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Who We Are
IFDC is a nonprofit, science-based organization working to alleviate global hunger and poverty by improving sustainable agricultural productivity. The organization was established in 1974 in response to the twin crises of food insecurity and rising energy prices. Through an Executive Order decreed by U.S. President Jimmy Carter, IFDC was classified as a nonprofit, public international organization (the same international status as the United Nations and the World Bank) in 1977. IFDC is governed by an international board of directors and supported by bilateral and multilateral aid agencies, private enterprises and foundations. Headquartered in Muscle Shoals, Alabama, IFDC is led by President and CEO Dr. Amit Roy. The organization’s more than 800 international staff currently work in over 25 countries worldwide. IFDC has had a global presence in more than 130 countries over its 39-year life.
Why Our Work Is Important
Conducting Research and Development
Over the next 40 years, global food output must increase by 110 percent to keep up with the world’s rising population, which will grow from 6.8 billion people to over 9.2 billion by 2050. Due to global economic development, millions of people will be able to afford more protein in their diets, which will require more crops. That means that the 9.2 billion people will eat as much as 13 billion people would by today’s nutritional standards.
Mineral fertilizers are credited with keeping alive almost half of the world’s population. IFDC conducts research and development to create more efficient and productive agricultural technologies. The organization is initiating a global effort to develop new and improved fertilizer products because agricultural productivity must be drastically improved using less land and water while generating fewer environmental pollutants.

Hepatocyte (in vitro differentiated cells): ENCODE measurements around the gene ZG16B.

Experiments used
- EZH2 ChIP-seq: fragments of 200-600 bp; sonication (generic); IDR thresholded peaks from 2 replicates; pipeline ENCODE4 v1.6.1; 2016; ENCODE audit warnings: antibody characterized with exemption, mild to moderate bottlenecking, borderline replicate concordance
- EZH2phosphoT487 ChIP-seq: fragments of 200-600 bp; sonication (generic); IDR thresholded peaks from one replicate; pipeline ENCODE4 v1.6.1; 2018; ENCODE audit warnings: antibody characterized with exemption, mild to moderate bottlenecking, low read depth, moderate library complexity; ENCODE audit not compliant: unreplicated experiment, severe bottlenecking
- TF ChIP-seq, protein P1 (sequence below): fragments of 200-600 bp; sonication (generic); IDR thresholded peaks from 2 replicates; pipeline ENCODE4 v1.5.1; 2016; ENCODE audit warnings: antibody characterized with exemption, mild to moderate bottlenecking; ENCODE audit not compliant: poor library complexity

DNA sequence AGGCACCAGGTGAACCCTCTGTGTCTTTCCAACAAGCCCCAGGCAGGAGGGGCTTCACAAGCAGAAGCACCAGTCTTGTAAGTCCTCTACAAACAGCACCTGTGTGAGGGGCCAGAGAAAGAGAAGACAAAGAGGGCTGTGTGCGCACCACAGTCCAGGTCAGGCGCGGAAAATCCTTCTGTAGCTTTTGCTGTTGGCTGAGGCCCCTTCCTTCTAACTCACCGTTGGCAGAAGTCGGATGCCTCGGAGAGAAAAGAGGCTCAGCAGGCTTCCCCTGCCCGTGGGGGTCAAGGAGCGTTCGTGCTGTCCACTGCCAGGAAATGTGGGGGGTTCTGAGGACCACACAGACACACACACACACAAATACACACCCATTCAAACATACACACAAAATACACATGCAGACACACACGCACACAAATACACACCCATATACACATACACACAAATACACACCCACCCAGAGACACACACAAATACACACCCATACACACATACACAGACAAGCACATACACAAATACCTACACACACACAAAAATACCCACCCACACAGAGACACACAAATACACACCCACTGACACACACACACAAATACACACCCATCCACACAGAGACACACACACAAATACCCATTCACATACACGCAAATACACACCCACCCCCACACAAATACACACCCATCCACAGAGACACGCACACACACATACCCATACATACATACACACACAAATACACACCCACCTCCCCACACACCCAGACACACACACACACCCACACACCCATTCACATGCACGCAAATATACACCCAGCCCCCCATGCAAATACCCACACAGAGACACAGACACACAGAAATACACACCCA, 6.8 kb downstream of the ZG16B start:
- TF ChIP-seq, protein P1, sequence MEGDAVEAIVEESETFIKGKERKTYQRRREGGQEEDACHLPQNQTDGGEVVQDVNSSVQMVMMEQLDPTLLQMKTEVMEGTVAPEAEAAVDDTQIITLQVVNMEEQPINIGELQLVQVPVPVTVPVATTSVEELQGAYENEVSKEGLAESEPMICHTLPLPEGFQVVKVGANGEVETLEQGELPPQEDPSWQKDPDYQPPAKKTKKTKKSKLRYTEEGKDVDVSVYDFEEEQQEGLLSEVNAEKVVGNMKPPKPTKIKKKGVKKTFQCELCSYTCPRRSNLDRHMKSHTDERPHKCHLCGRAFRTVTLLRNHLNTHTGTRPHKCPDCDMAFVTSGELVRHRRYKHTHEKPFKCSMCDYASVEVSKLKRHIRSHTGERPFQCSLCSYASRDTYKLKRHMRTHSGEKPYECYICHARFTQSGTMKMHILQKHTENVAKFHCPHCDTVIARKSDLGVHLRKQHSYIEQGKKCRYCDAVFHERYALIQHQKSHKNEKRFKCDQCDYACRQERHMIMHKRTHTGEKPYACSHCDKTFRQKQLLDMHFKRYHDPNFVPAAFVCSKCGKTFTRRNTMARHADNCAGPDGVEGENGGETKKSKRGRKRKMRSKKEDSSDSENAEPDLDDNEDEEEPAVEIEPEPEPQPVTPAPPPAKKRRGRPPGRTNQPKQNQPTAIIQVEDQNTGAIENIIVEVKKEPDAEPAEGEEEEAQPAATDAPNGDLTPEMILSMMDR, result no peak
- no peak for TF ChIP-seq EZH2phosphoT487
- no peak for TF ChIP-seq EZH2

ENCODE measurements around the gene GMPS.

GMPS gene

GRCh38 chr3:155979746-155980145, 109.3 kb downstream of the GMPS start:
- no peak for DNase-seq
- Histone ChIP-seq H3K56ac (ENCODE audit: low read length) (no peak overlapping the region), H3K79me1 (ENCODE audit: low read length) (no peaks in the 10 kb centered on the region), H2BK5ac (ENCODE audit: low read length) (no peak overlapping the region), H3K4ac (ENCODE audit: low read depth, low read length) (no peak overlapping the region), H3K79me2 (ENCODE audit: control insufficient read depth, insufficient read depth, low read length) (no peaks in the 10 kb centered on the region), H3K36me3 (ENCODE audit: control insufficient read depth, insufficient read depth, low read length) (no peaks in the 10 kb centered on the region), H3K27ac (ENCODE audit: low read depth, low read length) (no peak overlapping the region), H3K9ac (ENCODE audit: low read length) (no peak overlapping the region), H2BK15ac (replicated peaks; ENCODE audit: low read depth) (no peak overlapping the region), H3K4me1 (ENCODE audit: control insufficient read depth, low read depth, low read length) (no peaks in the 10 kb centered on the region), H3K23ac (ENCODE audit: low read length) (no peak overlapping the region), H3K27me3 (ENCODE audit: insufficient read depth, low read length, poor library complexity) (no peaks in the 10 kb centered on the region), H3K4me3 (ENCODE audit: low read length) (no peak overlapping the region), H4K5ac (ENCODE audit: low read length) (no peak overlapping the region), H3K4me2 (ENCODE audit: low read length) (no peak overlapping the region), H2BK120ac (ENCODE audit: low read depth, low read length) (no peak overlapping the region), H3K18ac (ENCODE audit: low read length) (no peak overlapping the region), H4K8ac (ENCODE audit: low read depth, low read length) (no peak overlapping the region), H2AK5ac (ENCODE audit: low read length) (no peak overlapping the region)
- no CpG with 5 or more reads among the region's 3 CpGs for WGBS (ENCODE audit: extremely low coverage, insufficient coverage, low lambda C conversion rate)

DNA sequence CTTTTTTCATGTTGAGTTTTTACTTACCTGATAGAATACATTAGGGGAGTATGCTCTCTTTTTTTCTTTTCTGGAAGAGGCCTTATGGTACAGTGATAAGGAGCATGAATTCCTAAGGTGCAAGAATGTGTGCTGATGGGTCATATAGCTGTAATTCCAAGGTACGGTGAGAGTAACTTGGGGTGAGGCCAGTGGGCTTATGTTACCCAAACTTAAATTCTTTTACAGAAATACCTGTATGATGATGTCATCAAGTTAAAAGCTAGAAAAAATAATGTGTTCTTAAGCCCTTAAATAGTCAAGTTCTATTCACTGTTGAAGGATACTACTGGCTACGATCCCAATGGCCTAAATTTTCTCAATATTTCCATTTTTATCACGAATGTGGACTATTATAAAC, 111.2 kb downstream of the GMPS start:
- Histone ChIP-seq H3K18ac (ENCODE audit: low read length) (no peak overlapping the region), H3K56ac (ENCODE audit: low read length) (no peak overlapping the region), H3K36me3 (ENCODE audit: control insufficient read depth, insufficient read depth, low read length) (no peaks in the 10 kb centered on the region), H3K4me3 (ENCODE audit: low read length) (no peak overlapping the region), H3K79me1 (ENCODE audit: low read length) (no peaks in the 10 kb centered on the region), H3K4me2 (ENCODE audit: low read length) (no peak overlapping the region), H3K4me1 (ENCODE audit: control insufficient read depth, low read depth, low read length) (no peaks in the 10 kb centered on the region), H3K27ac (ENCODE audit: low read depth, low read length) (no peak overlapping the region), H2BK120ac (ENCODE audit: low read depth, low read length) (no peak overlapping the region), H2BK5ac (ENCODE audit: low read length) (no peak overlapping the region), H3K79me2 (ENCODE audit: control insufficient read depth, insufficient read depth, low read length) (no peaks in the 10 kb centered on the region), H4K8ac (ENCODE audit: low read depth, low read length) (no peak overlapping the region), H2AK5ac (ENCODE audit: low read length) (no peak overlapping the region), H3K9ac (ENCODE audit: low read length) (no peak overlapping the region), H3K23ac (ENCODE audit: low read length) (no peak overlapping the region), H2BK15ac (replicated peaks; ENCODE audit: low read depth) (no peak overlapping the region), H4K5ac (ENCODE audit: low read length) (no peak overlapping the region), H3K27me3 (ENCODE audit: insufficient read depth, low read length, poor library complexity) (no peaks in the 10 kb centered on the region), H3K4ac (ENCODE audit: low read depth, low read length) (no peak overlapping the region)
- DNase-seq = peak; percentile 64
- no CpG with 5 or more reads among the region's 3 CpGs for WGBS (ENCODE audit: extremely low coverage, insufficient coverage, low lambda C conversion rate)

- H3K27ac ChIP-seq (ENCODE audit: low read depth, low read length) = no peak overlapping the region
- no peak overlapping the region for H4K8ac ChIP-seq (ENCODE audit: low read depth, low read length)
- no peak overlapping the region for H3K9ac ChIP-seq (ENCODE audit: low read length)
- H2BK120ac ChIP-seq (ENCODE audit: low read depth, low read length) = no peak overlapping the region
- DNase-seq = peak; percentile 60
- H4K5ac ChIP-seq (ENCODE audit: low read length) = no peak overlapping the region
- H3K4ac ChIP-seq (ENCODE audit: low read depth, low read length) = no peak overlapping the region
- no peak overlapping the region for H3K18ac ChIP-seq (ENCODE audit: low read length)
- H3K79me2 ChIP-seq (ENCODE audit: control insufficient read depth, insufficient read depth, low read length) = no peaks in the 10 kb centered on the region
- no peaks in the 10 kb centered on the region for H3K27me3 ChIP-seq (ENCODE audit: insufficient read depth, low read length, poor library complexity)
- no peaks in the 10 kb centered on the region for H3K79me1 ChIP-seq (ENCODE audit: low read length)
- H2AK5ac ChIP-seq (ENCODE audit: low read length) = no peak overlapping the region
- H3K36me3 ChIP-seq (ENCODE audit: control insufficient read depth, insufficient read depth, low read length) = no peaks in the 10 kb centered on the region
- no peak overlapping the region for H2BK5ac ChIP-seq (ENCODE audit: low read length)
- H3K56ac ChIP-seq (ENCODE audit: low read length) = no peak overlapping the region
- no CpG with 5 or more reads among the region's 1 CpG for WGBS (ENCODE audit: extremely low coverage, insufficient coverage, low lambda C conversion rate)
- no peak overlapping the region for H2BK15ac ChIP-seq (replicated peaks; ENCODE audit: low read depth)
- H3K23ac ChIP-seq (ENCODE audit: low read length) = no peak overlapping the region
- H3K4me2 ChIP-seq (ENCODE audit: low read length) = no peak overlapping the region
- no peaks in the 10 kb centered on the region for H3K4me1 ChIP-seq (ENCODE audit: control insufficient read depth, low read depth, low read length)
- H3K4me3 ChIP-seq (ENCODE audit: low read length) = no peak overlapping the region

Linking Farmers to Markets
Many smallholder farmers in developing countries struggle to access improved seeds, quality fertilizers and crop protection products at the right time, in the right quantity and quality and at the right price. Many also often lack access to credit. Then, after harvest they often struggle to sell their crops at prices that cover their costs and generate any additional income.
IFDC gives these farmers the knowledge and tools they need to grow more and better food crops and then links them to markets so that they can sell their produce. The organization also helps build business for rural agro-dealers, ultimately increasing the efficiency of food production along the agricultural value chain.
How We Are Organized
East and Southern Africa Division (ESAFD) – ESAFD works to increase farmers’ incomes through enhanced agricultural productivity programs. ESAFD has offices in Burundi, the Democratic Republic of Congo, Ethiopia, Mozambique, Rwanda, South Africa, Tanzania and Uganda, with divisional headquarters in Nairobi, Kenya. The division is led by J.J. Robert Groot.
North and West Africa Division (NWAFD) – NWAFD strengthens agricultural value chains through sustainable agricultural advancement projects. NWAFD has offices in Benin, Burkina Faso, Chad, Ghana, Mali, Niger, Nigeria and Senegal, with divisional headquarters in Lomé, Togo. The division is led by André de Jager.
EurAsia Division (EAD) – EAD focuses on a broad spectrum of activities related to soil nutrient management, private sector-led agribusiness development and resource conservation. EAD has a regional office in Bangladesh and project-specific offices in Kyrgyzstan and Tajikistan, with headquarters in Muscle Shoals, Alabama.
Research and Development Division (RDD) – RDD promotes food security, agricultural growth and environmental stewardship through sound and viable fertilizer and crop production technologies, policies and institutional collaboration. The division is headquartered in Muscle Shoals, Alabama, United States, and led by Dr. Peter J. Heffernan.
IFDC enables smallholder farmers in developing countries to increase agricultural productivity, generate economic growth and practice environmental stewardship by enhancing their ability to manage mineral and organic fertilizers responsibly and participate profitably in input and output markets.